Thanks Roger for the interesting comment on the last post. I guess much the same sort of thing went on when rail superseded water….

Hey, Mich. We’d moved away from Glasson by the time I picked up your comment. Shame, I’d like to have tried them. Next time…

Since Friday, locks 6, miles 10

I’m running The Great North Run to raise money for Macmillan Cancer Support.

Friday, August 26, 2011

From Hest Bank to Glasson

We had an uneventful trip from Hest Bank to Lancaster yesterday, arriving around 11:00 to meet Mag’s grandson Steven and his family.

It was a fine morning, giving us tantalising glimpses of the Lake District tops as we headed south.

Lake District skyline just visible.

The River Lune was in a better mood this time as we crossed the Lune Aqueduct on the way into the city.

Over the Lune

There’s an old dry dock near Bridge 104, overgrown by shrubbery and overlooked by houses.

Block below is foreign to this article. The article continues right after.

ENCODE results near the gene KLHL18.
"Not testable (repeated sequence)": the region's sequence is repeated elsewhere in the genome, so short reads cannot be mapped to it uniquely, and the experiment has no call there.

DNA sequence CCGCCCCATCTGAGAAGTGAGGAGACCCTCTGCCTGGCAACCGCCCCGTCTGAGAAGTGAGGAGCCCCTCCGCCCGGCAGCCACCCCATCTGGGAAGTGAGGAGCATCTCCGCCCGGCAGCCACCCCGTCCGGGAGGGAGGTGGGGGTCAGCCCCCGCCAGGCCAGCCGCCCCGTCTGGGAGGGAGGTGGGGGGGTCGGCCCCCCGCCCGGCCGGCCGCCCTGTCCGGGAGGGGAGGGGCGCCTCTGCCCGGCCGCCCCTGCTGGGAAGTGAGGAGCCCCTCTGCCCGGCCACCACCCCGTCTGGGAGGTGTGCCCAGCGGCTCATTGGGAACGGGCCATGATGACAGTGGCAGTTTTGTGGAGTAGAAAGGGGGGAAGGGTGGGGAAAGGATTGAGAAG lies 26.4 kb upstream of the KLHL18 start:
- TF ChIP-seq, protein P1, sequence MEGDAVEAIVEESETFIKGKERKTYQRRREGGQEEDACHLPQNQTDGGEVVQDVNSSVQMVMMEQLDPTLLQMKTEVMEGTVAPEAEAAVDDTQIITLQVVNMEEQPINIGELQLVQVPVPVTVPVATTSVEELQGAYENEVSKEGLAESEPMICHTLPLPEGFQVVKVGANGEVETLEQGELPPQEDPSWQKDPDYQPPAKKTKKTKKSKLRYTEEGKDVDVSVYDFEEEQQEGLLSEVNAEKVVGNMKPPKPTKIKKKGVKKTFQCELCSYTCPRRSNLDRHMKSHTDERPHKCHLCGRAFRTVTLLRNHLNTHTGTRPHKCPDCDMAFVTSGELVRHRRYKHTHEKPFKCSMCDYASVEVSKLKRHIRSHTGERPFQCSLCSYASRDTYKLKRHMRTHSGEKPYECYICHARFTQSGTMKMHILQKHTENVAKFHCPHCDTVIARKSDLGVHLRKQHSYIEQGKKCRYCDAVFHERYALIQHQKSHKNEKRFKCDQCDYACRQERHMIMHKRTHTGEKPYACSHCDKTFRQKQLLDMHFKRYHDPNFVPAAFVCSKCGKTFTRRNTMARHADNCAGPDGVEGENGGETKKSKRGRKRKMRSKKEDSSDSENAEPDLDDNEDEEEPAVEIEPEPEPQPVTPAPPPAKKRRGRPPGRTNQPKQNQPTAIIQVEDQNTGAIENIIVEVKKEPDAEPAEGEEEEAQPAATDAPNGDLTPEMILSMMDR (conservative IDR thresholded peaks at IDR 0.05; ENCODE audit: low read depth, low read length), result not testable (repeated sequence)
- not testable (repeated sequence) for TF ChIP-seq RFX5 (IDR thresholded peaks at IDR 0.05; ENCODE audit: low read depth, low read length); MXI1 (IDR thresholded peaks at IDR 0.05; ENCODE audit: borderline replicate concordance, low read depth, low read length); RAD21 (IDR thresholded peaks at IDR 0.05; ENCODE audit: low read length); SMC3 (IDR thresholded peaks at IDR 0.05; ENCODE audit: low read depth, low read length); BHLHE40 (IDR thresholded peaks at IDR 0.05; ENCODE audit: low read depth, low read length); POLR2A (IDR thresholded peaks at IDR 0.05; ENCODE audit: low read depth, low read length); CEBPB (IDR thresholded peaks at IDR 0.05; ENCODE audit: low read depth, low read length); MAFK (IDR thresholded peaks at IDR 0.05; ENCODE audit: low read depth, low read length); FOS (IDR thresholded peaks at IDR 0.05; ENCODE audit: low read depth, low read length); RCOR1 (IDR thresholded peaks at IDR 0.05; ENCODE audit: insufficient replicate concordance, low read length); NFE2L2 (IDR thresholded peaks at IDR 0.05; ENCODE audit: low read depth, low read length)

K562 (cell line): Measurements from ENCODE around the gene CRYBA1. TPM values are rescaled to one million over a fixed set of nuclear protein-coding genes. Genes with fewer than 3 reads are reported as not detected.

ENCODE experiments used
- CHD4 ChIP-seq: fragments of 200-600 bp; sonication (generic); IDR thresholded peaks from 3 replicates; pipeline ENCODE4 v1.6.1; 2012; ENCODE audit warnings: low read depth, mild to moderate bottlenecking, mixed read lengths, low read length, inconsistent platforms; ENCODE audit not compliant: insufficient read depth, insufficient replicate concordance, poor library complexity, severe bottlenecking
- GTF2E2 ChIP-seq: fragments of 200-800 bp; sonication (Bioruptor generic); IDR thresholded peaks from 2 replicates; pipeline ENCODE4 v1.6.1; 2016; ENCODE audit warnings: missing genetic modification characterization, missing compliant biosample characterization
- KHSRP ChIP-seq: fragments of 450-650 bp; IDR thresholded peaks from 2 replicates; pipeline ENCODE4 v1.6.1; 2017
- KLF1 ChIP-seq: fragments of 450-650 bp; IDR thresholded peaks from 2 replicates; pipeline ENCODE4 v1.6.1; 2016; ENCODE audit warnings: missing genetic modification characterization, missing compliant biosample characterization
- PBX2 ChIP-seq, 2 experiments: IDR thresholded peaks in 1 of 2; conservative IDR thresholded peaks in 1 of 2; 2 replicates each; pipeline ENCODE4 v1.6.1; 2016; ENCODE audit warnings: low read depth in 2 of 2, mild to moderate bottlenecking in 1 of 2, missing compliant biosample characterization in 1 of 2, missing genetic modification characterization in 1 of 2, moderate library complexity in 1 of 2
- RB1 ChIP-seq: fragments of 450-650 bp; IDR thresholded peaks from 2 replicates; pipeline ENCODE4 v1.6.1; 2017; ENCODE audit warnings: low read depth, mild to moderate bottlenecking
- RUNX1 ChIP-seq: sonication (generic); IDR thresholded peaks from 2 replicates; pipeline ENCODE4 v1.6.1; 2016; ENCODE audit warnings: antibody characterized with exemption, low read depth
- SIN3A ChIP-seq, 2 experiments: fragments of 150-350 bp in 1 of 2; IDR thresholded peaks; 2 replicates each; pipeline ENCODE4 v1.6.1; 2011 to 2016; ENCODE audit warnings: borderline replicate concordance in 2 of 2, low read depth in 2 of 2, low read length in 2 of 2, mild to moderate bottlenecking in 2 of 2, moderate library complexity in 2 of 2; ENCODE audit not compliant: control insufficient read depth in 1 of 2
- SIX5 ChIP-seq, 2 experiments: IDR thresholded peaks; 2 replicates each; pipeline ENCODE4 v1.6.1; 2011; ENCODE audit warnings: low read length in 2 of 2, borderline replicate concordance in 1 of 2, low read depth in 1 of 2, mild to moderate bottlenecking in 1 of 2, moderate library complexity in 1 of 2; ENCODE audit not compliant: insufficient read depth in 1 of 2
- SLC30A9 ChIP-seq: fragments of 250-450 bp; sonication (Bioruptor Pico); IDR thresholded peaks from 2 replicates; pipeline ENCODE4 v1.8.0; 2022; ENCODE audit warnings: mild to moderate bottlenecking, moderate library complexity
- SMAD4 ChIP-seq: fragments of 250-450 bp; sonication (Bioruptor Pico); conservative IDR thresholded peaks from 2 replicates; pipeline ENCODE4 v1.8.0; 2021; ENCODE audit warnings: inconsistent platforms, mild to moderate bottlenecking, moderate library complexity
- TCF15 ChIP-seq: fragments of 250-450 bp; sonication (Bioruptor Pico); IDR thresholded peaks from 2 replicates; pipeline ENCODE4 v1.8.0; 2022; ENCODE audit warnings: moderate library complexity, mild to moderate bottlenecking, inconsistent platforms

Disused dry dock

And St Peter’s RC cathedral looks across at the Priory and castle as we approach The Waterwitch.

The elegant spire of St Peter’s.

We collected Steve, Anne-Marie, and the children Luke and Courtney near the pub, and set off for Galgate after lunch.

We had a gentle couple of hours cruising, with some interesting moments as the children had a go on the tiller….

Everyone had a good afternoon, but I failed to record any of it. It was only after they’d left to catch the bus home that I realised I hadn’t taken a single photo!

Sorry guys, but it was good to see you all again.

After a showery night we had a dry, bright morning and were off at 09:00. We wanted to get going early(ish) to avoid the showers forecast for later, and also to beat anyone else to the Glasson flight of locks. The first 3 were full and ready for us, as I found out on Meg’s morning ramble.

We filled with water just before the junction then turned right under the junction bridge into the top lock.

Into First Lock

There are 6 locks dropping the Branch 52 feet in 2¼ miles from the main line to Glasson Basin and the access to the sea. Built in 1826, there was a distinct lack of imagination when it came to naming the locks. There’re often named for local landmarks; farms, hills, streams. But these are First Lock, Second Lock etc, all the way to Sixth Lock.